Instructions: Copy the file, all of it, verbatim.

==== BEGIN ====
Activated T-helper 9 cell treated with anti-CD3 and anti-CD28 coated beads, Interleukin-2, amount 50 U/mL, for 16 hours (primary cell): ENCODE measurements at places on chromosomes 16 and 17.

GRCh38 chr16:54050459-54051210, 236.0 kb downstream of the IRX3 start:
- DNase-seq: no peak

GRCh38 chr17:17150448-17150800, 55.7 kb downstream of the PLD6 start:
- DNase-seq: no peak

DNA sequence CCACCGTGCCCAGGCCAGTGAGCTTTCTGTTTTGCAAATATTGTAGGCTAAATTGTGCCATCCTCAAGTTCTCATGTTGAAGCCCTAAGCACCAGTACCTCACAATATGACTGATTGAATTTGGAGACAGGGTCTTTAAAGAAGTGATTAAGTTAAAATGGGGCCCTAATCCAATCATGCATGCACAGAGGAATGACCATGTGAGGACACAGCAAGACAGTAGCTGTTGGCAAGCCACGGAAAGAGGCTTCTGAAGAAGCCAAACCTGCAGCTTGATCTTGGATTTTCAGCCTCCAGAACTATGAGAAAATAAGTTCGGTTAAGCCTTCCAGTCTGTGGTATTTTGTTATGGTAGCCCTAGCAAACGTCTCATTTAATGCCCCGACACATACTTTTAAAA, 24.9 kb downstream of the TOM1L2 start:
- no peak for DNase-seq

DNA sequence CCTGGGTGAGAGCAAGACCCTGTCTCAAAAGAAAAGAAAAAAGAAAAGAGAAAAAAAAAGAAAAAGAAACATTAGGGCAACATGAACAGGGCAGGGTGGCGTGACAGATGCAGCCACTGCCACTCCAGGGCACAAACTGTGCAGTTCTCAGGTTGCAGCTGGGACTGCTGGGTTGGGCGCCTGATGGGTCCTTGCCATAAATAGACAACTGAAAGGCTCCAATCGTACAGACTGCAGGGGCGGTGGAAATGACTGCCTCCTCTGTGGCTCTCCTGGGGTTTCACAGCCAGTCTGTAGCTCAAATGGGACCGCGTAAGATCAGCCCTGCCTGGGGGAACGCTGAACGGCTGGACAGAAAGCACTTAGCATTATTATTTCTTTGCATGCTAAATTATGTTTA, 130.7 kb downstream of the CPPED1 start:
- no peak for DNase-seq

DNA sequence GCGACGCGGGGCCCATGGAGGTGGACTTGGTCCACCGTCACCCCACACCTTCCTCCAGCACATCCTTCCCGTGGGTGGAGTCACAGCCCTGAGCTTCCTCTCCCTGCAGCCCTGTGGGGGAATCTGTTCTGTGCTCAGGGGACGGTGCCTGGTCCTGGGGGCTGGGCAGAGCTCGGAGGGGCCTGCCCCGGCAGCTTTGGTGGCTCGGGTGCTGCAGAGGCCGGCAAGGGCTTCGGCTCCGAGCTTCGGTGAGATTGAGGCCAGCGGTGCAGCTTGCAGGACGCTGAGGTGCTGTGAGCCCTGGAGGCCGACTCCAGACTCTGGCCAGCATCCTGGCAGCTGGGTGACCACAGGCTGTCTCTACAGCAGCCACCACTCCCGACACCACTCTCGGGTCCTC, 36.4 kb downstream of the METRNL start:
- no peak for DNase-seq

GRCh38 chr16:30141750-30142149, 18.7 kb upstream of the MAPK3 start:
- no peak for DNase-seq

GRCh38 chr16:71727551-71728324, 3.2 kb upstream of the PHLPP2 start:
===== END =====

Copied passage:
Activated T-helper 9 cell treated with anti-CD3 and anti-CD28 coated beads, Interleukin-2, amount 50 U/mL, for 16 hours (primary cell): ENCODE measurements at places on chromosomes 16 and 17.

GRCh38 chr16:54050459-54051210, 236.0 kb downstream of the IRX3 start:
- DNase-seq: no peak

GRCh38 chr17:17150448-17150800, 55.7 kb downstream of the PLD6 start:
- DNase-seq: no peak

DNA sequence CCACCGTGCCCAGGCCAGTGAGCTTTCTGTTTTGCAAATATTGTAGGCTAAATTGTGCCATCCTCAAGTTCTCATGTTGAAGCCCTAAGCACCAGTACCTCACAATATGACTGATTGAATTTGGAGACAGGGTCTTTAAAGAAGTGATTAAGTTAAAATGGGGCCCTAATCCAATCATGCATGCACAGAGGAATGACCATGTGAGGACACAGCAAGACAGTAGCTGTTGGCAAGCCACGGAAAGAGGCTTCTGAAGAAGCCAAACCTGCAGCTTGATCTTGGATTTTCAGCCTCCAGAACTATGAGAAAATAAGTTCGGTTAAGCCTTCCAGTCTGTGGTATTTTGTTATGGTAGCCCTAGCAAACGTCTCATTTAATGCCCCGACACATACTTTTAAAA, 24.9 kb downstream of the TOM1L2 start:
- no peak for DNase-seq

DNA sequence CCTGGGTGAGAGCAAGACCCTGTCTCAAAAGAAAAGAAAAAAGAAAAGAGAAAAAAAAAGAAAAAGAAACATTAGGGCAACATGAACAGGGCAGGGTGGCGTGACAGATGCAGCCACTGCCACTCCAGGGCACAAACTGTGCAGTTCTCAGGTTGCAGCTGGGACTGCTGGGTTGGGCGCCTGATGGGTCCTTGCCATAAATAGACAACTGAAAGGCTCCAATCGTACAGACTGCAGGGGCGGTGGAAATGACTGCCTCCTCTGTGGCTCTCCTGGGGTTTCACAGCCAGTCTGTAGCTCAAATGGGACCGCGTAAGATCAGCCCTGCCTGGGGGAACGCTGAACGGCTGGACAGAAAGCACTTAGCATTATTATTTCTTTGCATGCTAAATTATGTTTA, 130.7 kb downstream of the CPPED1 start:
- no peak for DNase-seq

DNA sequence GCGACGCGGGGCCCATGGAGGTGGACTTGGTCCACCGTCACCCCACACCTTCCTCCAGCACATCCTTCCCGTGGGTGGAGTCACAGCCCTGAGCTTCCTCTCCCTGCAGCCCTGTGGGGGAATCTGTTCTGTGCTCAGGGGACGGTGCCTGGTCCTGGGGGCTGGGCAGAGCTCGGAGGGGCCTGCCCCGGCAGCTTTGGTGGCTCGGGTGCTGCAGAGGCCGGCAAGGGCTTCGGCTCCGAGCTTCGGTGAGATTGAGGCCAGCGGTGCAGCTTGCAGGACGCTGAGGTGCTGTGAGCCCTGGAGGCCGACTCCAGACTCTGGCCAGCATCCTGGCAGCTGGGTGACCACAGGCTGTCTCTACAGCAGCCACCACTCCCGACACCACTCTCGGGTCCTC, 36.4 kb downstream of the METRNL start:
- no peak for DNase-seq

GRCh38 chr16:30141750-30142149, 18.7 kb upstream of the MAPK3 start:
- no peak for DNase-seq

GRCh38 chr16:71727551-71728324, 3.2 kb upstream of the PHLPP2 start: